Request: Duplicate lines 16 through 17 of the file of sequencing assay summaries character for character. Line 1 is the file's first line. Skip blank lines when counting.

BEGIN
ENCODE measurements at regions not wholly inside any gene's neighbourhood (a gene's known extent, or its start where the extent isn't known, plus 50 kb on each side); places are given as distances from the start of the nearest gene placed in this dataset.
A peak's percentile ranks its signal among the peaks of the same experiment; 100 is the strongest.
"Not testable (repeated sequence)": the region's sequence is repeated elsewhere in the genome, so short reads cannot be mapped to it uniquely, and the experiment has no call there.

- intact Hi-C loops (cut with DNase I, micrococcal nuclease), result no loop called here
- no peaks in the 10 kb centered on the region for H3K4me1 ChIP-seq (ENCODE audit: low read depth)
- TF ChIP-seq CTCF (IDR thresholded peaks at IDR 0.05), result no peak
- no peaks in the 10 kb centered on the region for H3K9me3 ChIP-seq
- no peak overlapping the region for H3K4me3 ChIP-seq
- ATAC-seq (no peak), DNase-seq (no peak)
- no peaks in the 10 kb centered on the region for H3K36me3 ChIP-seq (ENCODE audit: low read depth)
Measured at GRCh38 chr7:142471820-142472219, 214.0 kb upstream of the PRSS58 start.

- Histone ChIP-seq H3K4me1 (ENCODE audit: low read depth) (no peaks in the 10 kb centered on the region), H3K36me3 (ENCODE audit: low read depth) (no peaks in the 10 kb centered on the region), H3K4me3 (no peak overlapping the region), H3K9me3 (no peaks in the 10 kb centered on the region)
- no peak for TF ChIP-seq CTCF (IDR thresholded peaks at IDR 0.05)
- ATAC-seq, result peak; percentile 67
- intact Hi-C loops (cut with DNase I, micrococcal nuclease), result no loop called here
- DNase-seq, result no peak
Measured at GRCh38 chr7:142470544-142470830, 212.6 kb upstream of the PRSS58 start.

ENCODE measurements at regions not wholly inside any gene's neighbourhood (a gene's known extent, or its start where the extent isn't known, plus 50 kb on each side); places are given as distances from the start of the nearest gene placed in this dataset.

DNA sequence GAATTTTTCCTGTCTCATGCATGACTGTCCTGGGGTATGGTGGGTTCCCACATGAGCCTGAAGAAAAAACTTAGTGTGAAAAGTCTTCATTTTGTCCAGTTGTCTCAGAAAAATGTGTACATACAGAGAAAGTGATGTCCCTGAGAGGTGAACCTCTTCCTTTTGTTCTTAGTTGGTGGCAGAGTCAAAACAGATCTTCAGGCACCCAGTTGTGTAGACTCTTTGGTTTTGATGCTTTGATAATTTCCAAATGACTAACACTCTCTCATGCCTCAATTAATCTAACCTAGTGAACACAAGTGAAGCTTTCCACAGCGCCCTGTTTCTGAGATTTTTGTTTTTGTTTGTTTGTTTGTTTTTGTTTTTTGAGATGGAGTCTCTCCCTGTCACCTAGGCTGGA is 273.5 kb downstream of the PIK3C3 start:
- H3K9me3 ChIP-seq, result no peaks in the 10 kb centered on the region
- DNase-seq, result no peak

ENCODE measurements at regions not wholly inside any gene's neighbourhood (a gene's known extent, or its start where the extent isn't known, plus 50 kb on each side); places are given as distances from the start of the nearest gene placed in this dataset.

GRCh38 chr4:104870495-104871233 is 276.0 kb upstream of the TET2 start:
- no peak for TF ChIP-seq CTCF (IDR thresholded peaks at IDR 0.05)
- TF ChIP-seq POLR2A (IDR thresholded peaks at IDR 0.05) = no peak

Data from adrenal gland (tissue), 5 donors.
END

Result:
- DNase-seq, result no peak
Measured at GRCh38 chr7:142470544-142470830, 212.6 kb upstream of the PRSS58 start.